Dame Vivienne Westwood is a frequent time traveler when it comes to design — with regular stopovers in the 18th century — so it’s no shocker that she picked an unconventional biographer to write her story: The British stage and screen actor, playwright and historian Ian Kelly.
For Kelly, however, the request was slightly unusual. “We met in the 18th century because of Beau Brummell,” says Kelly, who in 2005 had published a biography of the 18th-century dandy. “Having read it, she said if I were to write something about her, could it be rather slimmer — and a bit less boring.”
This story first appeared in the October 14, 2014 issue of WWD. Subscribe Today.
Kelly, who has written award-winning biographies of other 18th-century characters such as Casanova and the French chef Antonin Carême, said yes to Westwood — even though he’d never written a biography of a living person before. “I’m used to compliant dead people,” says Kelly over a caffe latte at Sketch in London’s Mayfair district. “Obviously you try to be as true to the spirit as you discover it, but they cannot argue back — and Vivienne has.”
“Vivienne Westwood by Vivienne Westwood and Ian Kelly” (Picador) is very much a joint effort. It blends Kelly’s research and interviews with Westwood’s family and friends such as Tracey Emin, Pamela Anderson, Julian Assange and the human rights campaigner Shami Chakrabarti with hours of interviews with Westwood.
Click Here for a Slideshow of Vivienne Westwood Designs Over the Years >>
Eager for the story to be genuine, the designer waived all rights of censorship and handed full creative control to Kelly. “She said: ‘You can say whatever you like, have anyone else say whatever they like, just be clear and honest and truthful,’” says Kelly.
For two years they worked at a variety of venues — his flat in East London, her studio in Battersea, or backstage at the Paris shows. Often, having cycled or taken the bus to get to their meeting, Westwood would make Kelly vegetable soup, or sit and knit while they talked and edited drafts. He was often struck by the contrast between her public persona and her day-to-day life. “She lived for most of her adult life in this little flat in Clapham [South London] and I think she still would be there if Andreas [Kronthaler, her husband] hadn’t at some stage said, ‘Let’s not,’” he says.
Kelly recalls one occasion when she came to lunch at his flat in Stoke Newington, East London. “She took the number 73 bus across London in a heat wave, arrived in full Gold Label Couture and with the line ‘People do stare on public transport.’ But that’s Vivienne. She is that generation — totally unaffected by that aspect of what’s gone on in her mad life,” he says.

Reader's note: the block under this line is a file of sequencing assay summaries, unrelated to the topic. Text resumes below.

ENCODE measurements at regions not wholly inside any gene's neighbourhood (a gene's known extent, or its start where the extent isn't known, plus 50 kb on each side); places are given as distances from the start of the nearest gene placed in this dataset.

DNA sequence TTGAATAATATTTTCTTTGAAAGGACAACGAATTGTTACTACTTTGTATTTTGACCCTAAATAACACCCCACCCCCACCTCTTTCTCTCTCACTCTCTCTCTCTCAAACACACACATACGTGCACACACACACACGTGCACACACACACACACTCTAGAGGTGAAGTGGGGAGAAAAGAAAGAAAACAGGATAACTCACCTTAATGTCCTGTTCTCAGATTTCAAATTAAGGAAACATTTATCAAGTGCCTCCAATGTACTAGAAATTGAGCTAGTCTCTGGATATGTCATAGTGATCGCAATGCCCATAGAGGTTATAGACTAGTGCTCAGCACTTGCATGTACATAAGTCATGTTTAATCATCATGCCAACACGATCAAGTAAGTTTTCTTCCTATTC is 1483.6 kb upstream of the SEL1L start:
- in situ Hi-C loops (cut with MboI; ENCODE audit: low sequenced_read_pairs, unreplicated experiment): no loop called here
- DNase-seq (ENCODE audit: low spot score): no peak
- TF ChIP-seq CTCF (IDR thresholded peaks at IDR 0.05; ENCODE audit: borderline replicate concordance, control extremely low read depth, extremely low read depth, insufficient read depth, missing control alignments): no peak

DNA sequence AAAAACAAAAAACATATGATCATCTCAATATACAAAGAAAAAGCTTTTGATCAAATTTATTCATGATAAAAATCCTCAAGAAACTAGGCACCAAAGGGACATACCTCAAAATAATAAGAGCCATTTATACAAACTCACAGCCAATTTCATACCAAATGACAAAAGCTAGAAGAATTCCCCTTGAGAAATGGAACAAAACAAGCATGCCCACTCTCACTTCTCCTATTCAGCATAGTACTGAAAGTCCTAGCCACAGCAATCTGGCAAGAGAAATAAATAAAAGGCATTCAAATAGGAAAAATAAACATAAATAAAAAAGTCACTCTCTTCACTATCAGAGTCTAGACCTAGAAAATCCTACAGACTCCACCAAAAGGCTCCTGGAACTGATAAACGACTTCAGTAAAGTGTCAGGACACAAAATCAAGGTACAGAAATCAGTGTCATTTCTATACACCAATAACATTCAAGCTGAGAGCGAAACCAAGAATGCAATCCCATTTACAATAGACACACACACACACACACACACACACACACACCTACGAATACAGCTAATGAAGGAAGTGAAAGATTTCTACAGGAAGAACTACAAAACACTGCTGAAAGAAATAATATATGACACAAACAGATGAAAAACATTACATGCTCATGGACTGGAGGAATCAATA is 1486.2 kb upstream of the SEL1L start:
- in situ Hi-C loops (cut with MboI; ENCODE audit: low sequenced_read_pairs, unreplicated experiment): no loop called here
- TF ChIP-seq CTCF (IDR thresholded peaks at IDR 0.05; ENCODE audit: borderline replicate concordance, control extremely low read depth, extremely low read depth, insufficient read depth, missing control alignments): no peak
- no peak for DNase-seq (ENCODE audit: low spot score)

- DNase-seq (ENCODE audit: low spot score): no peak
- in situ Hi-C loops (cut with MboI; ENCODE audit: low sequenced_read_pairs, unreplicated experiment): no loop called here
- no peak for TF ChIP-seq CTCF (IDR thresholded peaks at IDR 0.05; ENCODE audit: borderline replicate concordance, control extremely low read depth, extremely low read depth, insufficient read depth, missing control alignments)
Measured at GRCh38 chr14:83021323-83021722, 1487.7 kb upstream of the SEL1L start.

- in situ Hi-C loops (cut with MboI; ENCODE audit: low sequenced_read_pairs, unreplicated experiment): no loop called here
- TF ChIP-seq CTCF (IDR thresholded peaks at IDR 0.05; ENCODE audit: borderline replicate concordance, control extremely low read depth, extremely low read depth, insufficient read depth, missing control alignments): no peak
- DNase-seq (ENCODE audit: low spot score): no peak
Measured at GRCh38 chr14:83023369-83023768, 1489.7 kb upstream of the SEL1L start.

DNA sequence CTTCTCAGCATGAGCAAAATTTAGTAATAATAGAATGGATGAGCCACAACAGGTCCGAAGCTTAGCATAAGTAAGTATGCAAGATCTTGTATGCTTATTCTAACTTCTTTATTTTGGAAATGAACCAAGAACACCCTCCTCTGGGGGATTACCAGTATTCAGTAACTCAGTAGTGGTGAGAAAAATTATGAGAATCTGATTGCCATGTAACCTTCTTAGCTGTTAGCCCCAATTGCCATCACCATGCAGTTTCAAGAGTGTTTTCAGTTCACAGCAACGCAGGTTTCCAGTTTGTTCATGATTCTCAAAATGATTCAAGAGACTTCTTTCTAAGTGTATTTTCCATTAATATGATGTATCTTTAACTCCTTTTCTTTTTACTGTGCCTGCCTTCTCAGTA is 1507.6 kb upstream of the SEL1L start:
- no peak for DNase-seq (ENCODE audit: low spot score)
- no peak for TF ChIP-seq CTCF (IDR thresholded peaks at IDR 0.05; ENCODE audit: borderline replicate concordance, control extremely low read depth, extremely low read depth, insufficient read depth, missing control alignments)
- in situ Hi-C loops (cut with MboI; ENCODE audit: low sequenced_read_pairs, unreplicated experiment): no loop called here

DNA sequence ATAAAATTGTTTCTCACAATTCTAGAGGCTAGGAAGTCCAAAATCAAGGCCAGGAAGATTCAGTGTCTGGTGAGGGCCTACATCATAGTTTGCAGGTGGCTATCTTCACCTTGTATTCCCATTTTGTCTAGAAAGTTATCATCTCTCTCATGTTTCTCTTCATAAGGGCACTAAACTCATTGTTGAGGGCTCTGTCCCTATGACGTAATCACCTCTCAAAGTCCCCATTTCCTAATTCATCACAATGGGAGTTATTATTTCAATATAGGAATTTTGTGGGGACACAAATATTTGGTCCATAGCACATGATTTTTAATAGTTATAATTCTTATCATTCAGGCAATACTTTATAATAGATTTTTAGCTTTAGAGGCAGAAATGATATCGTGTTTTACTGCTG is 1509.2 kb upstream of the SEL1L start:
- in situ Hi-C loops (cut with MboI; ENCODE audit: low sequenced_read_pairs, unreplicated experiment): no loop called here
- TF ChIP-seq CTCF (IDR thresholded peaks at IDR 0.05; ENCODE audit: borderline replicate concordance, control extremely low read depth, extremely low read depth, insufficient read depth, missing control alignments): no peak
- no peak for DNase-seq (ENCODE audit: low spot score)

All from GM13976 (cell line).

Read a Book Excerpt Here >>
There were other things about Westwood that surprised him, such as her daily grind as a young working mother with an abusive and often absent partner — Malcolm McLaren. He was the father of her younger son Joe Corré, and her partner in the punk movement, which saw the two launch fashion, retail and music enterprises with a commitment to counter-culture at their heart. “It was an immensely creative relationship that turned unpleasant,” says Kelly, adding that Westwood was forced to confront her difficult past. “Having been described by Malcolm as ‘Just a seamstress,’ she’s said, ‘Well no, actually, I made this, I did this,’ and I’m immensely proud of being a part of her saying that stuff,” says Kelly.
Despite the late McLaren’s despicable behavior toward her and their son, Westwood remains extraordinarily generous about the man’s talent, wit and influence on her work and way of looking at the world. “Through Malcolm, I was able to look at society and politics and culture,” she says in the book, “and he influenced the way I dressed and thought about clothes, too. He cared passionately for clothes and he transformed me from a dolly bird into a chic, confident dresser. It wasn’t for love of me. He loved clothes.”
Later, she adds: “Punk was everything to me and Malcolm….What I am doing now, it still is punk — it’s still about shouting about injustice and making people think, even if it’s uncomfortable. I’ll always be a punk in that sense.”
The book, Kelly admits, has whetted his appetite for the living subject, whether or not they’re in the fashion world. Going forward, he says he’d be “fascinated” to talk to Karl Lagerfeld, but he is by no means dazzled by the industry. “It isn’t as if I feel utterly seduced by the world of fashion. And f–k it’s hard work, relentless as well. I mean, these people work like medics,” he says.
But history — and the 17th century to be precise — is calling, and Kelly’s next major project is a biography of William Shakespeare, set to come out for the 400th anniversary of his death in 1616. On the bright side, that means no more pesky questions from a perpetually inquisitive subject, but it also means Kelly will now have to make his own vegetable soup.